The costs and benefits of governing in a multi-level system

Matthias Scantamburlo*, Davide Vampa, Ed Turner

*Corresponding author for this work

Research output: Contribution to journalArticlepeer-review

Abstract / Description of output

In recent years the ‘cost of governing’ has significantly increased for some mainstream political parties. In a context of financial uncertainty, multiple crises and growing constraints exerted by global forces, being a ‘natural’ party of government is no longer regarded as an electoral advantage. This is particularly true for parties that have moved from a position of clear dominance within ruling coalitions to a more subordinate role. In this article, focusing on the Social Democratic Party of Germany (SPD) and using an original dataset, we aim to provide a more nuanced assessment of the effects of incumbency by examining regional electoral performance since 1990. It appears that sub-national incumbency can be beneficial in regional elections, especially when a party faces significant costs of governing at the national level. However, this advantage is only applicable if the party holds a leading position in the regional executive. On the contrary, being a junior coalition partner at both national and regional levels may further exacerbate electoral decline for the party.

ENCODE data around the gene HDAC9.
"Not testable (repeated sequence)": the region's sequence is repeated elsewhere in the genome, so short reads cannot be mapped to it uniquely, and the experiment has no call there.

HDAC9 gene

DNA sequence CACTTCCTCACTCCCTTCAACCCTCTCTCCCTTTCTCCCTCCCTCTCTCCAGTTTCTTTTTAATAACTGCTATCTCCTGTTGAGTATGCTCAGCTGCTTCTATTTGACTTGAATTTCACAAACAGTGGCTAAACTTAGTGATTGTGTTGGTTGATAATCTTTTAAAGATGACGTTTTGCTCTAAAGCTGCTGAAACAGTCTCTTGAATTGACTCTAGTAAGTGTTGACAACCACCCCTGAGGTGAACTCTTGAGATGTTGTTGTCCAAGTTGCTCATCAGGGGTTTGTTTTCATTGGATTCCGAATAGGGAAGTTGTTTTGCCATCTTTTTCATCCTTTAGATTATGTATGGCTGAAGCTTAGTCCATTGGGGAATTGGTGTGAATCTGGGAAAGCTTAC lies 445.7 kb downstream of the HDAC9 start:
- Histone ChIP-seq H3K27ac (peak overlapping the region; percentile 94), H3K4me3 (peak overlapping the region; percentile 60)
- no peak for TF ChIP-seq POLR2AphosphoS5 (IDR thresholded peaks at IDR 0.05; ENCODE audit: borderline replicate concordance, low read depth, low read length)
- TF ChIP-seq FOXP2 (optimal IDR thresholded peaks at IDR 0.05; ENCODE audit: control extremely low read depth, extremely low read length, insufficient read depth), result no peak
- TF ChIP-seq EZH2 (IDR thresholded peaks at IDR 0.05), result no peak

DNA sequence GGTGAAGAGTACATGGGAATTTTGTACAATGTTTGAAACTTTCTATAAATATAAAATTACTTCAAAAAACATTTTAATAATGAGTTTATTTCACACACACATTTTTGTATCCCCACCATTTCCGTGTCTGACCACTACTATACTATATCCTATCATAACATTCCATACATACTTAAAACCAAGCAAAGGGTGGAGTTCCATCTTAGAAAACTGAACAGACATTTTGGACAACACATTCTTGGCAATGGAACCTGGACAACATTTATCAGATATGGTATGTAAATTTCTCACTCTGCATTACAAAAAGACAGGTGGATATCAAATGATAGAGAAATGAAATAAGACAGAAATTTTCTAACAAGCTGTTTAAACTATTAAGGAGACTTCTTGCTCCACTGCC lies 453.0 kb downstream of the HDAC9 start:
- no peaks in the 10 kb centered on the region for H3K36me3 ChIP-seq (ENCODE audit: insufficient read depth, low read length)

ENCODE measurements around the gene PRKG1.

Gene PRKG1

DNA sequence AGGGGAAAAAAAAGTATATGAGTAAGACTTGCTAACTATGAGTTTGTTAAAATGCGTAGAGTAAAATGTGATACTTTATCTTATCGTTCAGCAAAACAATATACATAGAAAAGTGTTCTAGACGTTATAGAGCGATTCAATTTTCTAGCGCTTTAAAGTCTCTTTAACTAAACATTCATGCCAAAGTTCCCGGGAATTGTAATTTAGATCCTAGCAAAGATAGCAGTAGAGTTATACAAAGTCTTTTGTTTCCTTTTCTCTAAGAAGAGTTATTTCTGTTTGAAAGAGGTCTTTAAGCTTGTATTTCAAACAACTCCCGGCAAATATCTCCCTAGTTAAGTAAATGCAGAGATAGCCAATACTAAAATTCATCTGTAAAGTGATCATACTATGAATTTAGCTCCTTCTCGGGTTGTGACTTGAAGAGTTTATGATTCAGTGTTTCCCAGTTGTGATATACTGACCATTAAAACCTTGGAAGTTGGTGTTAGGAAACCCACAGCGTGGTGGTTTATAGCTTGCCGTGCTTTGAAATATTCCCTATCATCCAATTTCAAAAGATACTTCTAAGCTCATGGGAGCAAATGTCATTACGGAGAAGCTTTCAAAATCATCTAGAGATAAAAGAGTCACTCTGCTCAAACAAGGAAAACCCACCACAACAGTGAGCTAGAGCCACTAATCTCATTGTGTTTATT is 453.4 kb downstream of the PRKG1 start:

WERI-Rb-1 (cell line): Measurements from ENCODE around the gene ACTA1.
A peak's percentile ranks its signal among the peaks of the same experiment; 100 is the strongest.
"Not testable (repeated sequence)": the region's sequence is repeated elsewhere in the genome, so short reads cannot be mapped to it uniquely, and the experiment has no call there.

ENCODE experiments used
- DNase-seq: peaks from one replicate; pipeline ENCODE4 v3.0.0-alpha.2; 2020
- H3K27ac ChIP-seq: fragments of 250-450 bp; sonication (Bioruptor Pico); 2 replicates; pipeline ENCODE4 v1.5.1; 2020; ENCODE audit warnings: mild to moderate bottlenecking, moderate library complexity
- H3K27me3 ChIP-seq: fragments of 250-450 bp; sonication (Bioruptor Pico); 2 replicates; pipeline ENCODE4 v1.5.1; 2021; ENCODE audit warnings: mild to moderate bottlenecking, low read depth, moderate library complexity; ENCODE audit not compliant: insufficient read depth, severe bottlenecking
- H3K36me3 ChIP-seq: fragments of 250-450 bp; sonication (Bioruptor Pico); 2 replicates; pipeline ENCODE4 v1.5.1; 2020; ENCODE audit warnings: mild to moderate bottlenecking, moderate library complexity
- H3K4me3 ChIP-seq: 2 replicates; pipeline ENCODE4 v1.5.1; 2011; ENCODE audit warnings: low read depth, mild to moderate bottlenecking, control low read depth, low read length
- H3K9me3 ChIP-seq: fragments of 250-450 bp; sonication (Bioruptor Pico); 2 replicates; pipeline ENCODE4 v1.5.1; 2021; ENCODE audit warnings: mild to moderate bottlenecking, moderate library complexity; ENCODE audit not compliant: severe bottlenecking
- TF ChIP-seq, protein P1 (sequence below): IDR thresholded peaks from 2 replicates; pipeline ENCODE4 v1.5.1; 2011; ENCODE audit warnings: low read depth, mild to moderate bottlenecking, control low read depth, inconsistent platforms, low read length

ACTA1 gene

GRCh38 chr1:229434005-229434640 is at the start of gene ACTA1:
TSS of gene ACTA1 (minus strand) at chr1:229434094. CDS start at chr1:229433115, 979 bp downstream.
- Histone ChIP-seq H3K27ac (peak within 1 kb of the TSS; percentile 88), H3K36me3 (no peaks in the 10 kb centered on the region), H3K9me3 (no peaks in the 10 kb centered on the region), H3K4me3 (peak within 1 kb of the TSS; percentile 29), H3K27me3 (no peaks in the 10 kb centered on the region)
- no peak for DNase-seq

Original languageEnglish
Article number2309178
Pages (from-to)1-22
Number of pages22
JournalPolitical Research Exchange
Issue number1
Early online date31 Jan 2024
Publication statusPublished - 2024

Keywords / Materials (for Non-textual outputs)

  • cost of governing
  • incumbency
  • multi-level system
  • territorial politics
  • SPD


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